Squirrels Defend Against Rattlesnakes

Some squirrels have developed some uncanny defense mechanisms against rattlesnakes. Researchers have found that some squirrels use the skins shed by the reptiles to cover themselves with rattlesnake scent.

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SCOTT SIMON, host:

Sometimes, the best defense against a snake in the grass is to smell like one. Researchers from the University of California at Davis have found that California ground squirrels and rock squirrels shoe-up some of the skins that rattlesnakes shed then lick their fur, which leaves them smelling like a rattlesnake. The squirrels can snooze safely in their underground burrows because the rattlesnakes slithering above think that they're only other rattlesnakes down below the poor fools.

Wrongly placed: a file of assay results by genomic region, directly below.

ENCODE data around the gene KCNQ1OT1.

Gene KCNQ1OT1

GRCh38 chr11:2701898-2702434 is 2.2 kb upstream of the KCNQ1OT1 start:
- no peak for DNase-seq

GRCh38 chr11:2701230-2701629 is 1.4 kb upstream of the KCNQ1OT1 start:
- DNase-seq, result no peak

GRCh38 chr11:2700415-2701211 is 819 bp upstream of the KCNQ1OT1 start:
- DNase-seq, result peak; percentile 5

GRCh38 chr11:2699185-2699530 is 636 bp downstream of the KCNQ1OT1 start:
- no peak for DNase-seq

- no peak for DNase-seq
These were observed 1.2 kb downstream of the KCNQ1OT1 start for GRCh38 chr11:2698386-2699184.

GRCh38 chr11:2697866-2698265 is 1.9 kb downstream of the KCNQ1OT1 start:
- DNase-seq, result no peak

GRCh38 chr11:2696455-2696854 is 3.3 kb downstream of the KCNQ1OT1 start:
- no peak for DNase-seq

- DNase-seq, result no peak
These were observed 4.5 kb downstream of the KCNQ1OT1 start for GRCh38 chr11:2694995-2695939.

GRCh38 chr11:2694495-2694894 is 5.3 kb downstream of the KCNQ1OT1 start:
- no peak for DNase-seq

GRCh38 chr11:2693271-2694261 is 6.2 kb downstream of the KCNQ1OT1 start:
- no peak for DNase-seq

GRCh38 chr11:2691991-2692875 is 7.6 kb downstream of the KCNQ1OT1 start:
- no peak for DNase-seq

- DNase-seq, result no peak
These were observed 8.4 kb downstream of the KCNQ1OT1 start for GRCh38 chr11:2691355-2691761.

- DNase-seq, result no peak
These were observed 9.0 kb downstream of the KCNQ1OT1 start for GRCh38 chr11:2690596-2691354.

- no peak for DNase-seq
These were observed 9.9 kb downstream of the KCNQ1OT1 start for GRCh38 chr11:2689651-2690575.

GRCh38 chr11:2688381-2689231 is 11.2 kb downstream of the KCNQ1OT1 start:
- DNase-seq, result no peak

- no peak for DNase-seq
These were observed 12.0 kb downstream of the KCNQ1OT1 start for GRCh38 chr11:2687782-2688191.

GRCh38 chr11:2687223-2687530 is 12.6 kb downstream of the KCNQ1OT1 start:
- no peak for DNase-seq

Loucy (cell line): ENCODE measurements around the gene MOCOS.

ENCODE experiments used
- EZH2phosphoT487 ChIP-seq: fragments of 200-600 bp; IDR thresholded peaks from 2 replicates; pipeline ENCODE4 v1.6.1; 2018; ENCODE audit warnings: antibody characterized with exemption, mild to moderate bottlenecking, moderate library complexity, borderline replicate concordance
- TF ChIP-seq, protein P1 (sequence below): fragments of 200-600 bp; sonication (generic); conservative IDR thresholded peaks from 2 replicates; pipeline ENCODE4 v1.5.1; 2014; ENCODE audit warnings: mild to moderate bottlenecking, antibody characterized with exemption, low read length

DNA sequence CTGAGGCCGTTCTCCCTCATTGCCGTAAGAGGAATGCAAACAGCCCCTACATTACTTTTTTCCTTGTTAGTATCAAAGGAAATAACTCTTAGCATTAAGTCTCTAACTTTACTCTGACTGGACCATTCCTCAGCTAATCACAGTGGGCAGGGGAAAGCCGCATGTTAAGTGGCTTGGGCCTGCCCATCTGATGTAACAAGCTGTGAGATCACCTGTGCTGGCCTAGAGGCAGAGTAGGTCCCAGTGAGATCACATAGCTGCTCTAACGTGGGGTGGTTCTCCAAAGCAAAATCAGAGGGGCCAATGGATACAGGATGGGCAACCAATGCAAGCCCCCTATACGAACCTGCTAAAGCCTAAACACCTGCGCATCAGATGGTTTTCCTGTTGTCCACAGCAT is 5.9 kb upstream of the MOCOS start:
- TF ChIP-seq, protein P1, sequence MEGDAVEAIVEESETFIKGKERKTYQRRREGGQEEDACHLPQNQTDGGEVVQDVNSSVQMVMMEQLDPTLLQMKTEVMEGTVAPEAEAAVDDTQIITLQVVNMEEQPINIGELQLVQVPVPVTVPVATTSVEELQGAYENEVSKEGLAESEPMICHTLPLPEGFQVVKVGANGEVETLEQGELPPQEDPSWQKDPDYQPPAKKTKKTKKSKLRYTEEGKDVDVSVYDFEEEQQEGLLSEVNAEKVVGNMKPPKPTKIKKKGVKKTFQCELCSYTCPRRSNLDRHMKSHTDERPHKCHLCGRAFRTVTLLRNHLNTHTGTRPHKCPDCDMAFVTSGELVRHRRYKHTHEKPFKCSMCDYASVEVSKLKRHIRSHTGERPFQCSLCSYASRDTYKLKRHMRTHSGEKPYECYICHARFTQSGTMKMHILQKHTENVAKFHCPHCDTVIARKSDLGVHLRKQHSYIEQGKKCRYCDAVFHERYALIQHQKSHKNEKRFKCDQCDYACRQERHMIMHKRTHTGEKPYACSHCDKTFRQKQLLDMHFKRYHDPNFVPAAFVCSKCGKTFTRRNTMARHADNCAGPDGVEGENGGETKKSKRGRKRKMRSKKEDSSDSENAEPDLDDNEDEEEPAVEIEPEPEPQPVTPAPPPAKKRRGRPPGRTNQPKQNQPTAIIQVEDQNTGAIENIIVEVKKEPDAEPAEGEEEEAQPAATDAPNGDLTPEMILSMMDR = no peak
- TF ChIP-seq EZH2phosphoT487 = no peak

Squirrels are not one tricked(ph) rodents. One of the study's authors, Professor Donald Owings of UC Davis, says that squirrels can heat up their tails, kind of like a space ray in a science fiction comic that will ward off a snake; and some squirrels can even tell how dangerous a snake is based on the sound of its rattle - must be some kind of code. One rattle, not too dangerous; five rattles, pick up your acorns and scram.

Professor Owings says that at the defense that squirrels have developed, it's a nice example of the opportunism of animals.

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